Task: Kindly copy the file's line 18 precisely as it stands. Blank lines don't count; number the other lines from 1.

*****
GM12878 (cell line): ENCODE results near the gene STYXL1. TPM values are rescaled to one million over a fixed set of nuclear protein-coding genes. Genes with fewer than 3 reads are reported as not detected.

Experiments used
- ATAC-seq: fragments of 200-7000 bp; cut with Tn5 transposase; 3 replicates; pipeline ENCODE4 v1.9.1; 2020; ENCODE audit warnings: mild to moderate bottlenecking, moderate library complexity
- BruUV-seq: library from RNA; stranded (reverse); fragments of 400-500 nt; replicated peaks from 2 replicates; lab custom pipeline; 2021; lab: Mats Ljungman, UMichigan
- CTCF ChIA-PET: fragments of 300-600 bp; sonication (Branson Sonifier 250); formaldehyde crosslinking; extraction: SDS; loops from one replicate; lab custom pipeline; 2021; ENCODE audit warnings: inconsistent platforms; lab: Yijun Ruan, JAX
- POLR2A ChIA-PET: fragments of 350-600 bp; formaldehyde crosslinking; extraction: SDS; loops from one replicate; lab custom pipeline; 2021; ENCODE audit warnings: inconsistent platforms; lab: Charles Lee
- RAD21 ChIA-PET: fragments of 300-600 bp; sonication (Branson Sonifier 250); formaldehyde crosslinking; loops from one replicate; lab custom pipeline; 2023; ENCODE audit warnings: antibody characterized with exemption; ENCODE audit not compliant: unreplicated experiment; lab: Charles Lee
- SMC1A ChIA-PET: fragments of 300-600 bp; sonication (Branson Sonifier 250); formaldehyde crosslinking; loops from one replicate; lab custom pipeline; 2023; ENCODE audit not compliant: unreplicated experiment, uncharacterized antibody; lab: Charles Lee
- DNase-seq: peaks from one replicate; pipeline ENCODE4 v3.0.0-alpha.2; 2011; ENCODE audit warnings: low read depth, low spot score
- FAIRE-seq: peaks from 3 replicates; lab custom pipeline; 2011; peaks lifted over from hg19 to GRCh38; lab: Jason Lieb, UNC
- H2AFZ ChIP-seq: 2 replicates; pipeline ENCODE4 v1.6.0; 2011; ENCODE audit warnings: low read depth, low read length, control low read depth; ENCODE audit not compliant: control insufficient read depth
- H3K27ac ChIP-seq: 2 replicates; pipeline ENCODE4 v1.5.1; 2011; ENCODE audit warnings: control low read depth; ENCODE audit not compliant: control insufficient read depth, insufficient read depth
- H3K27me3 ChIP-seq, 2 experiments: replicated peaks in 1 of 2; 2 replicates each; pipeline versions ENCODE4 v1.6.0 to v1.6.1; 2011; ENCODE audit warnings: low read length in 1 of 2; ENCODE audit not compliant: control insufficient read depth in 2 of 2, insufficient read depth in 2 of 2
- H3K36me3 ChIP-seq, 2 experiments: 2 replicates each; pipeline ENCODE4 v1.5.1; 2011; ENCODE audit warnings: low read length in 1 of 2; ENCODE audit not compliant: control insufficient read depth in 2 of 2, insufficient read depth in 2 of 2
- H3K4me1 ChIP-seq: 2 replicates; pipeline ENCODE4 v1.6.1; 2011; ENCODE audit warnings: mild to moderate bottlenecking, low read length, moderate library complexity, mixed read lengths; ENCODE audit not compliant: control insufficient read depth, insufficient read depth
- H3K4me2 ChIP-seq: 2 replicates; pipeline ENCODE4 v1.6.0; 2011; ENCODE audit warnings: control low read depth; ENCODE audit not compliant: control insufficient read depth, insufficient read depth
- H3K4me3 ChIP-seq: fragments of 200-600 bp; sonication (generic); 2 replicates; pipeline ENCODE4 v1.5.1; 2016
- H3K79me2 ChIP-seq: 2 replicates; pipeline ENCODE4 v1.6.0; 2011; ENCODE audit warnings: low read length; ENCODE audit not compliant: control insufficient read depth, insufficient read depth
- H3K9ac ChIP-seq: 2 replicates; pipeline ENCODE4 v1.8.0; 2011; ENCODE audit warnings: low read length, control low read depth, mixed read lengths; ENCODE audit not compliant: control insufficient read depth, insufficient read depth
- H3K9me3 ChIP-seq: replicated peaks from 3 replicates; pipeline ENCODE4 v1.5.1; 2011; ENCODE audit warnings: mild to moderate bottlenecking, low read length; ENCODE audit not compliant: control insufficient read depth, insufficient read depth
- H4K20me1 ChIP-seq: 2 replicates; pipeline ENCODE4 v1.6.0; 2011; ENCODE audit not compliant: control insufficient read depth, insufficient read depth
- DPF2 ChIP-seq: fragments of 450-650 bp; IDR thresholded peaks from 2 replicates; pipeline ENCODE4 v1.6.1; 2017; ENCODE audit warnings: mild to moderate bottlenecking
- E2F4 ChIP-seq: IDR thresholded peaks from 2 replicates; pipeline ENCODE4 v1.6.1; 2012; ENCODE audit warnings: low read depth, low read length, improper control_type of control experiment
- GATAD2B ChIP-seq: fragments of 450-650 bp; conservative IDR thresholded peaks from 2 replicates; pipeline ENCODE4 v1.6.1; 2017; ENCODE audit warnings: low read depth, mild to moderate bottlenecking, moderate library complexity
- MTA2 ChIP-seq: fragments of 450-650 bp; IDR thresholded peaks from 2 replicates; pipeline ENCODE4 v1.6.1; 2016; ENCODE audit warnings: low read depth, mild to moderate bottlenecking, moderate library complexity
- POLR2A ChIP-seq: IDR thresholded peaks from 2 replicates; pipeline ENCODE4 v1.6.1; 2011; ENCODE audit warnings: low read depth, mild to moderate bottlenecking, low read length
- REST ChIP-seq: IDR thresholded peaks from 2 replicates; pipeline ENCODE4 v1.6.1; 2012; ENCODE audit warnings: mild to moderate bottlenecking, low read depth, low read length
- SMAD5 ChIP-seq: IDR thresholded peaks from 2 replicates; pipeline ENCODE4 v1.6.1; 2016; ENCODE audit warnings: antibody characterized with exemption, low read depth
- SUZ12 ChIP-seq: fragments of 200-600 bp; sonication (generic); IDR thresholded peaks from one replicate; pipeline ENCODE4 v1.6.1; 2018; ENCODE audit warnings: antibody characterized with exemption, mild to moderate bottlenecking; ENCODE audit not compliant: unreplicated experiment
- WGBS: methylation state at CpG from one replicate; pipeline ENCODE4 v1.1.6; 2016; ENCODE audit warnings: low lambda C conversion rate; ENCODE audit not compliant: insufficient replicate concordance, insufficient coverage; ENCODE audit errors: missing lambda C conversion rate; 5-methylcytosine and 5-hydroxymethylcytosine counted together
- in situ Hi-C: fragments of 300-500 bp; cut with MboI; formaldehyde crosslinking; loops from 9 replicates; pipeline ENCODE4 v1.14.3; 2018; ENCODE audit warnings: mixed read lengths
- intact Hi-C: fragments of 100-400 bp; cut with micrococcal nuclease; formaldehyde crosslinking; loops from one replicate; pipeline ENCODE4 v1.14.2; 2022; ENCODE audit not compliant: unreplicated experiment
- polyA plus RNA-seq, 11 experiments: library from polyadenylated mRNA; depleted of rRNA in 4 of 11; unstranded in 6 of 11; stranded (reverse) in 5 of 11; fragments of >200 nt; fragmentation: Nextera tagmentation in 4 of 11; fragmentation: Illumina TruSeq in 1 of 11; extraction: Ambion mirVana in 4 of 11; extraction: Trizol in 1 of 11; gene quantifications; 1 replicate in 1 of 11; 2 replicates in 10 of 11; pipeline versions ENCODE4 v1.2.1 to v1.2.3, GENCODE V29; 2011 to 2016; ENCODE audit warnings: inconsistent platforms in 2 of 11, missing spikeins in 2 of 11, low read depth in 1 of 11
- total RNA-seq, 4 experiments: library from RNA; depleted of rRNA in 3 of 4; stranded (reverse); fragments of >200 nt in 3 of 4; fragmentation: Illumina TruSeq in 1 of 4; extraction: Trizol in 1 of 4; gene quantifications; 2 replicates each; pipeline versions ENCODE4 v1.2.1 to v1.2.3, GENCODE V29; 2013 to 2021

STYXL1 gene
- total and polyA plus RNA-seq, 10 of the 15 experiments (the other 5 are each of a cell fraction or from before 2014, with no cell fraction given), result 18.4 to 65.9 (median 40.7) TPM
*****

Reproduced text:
- H3K79me2 ChIP-seq: 2 replicates; pipeline ENCODE4 v1.6.0; 2011; ENCODE audit warnings: low read length; ENCODE audit not compliant: control insufficient read depth, insufficient read depth